We also make use of bottle data of oxygen and silicate sampled from the rosette. Dissolved silicate was measured on board using a continuous flow analyzer (QuAAtro system, Seal Analytical). Within each analysis run, a calibration was done using a commercial stable silica-compound solution. Analysis quality was further assured by automatic drift control using standard solutions, with the precision being 1.3 % based on 28 determinations of standards. An automated Winkler titration system was used for the oxygen measurements with a precision of 1 µmol kg−1. The accuracy was set by titrating known amounts of KIO3 salts that were dissolved in sulfuric acid. As the amount was known to better than 0.1 %, the accuracy should be significantly less than the precision.
A description of the geophysical mapping program onboard IB Oden during the SWERUS-C3 2014 expedition is included in Jakobsson et al. (2016). Here we provide a methods summary with emphasis on the mapping of the areas of the LR that are the focus of this study. Multibeam swath bathymetry was acquired using the Kongsberg EM 122 (12 kHz, 1∘ × 1∘) multibeam system installed in IB Oden. The CTD observations gathered for the oceanographic program were used for sound velocity control and supplemented with XBT (expendable bathythermograph) casts. The target areas of the LR were bathymetrically mapped with between 50 and 100 % overlapping multibeam swaths to acquire high-quality imagery of the ridge morphology. All multibeam bathymetric data were processed using a combination of the software CARIS and Fledermaus-QPS. Grids with horizontal resolutions ranging between 15 m × 15 m and 30 m × 30 m were produced and used for the final analyzes in the 3-D environment of Fledermaus and in the GIS software ArcMap. In addition to multibeam bathymetry, sub-bottom profiles were collected using the Kongsberg SBP 120 3∘ × 3∘ chirp sonar installed in IB Oden. The chirp sonar was operated continuously using a 2.5–7.0 kHz pulse.
The high quality of the bathymetric data collected was due, in large part, to the exceptionally ice free conditions along the LR during summer 2014. The northern section of the LR shown in Fig. 2b was the last area to be investigated in detail during the SWERUS-C3 2014 expedition. The limited time available before IB Oden had to begin the return transit implied that all oceanographic stations were carried out concurrently with the multibeam mapping program. This excluded the possibility to strategically place hydrographic stations along section lines based on a detailed bathymetry map of the area.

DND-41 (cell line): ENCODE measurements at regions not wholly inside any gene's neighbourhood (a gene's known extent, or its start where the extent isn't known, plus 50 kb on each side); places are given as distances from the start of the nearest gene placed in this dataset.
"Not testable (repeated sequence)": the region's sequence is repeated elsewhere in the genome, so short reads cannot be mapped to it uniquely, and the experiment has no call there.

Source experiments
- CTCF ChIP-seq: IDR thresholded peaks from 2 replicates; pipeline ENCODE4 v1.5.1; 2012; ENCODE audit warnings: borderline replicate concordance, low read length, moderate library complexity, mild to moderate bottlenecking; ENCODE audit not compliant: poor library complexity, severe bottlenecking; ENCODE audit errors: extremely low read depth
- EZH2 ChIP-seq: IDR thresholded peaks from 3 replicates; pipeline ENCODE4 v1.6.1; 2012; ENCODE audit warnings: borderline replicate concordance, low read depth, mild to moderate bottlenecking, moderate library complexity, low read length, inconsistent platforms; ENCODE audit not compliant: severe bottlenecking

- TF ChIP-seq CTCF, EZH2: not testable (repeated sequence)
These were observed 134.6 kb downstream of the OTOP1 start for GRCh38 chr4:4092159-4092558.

3.1 Southern passage
The LR meets the continental slope of the Siberian shelf approximately at the defined border between the Laptev and East Siberian seas (Fig. 1). This section of the LR, here referred to as the southern passage, is characterized by smooth and flat bathymetry with depths around 1600–1700 m in the deeper central parts where the hydrographic section is located (Fig. 2a, c). North of the deepest flat part, the ridge rises rather abruptly to reach depths shallower than 800 m. The southern end of the southern passage is confined by the continental slope that rises to the continental shelf. The single multibeam track on the western side of the surveyed section reveals a stripe of rugged bottom topography with generally shallower depths than in the central parts, undulating roughly between 1300 and 1500 m. Increasing depths at the southern end of this western section suggest that the bathymetric sill of the southern gap is likely located at the southwestern rim of the central plateau. However, since the southern passage in the LR was not completely covered by the SWERUS-C3 multibeam survey, it is not possible to exactly pinpoint the location of the sill. We cannot exclude that there might be a shallower area forming a sill, where there is no multibeam coverage between the hydrographic section and the western single track of multibeam data. However, the multibeam data we have at hand together with the general morphology of the LR provided by Version 3.0 of IBCAO, suggest a sill shallower than 1700 m somewhere south of 81∘15′ N, 141∘30′ E (Fig. 2a). IBCAO is generally in good agreement with the newly acquired multibeam bathymetry, but approximately 50 m shallower in the deeper parts of the southern passage than our new multibeam bathymetry. IBCAO Version 3.0 is in this area primarily based on digitized contours from the Russian bottom relief map of the Arctic Ocean (Naryshkin, 2001), which do not include information on the bathymetric source data used. Overall, the new multibeam bathymetry from SWERUS-C3 together with depth information from IBCAO 3.0 provides a spatial context for the north–south hydrographic section across the southern passage (along the ridge crest) close to the Siberian continental slope (Fig. 3).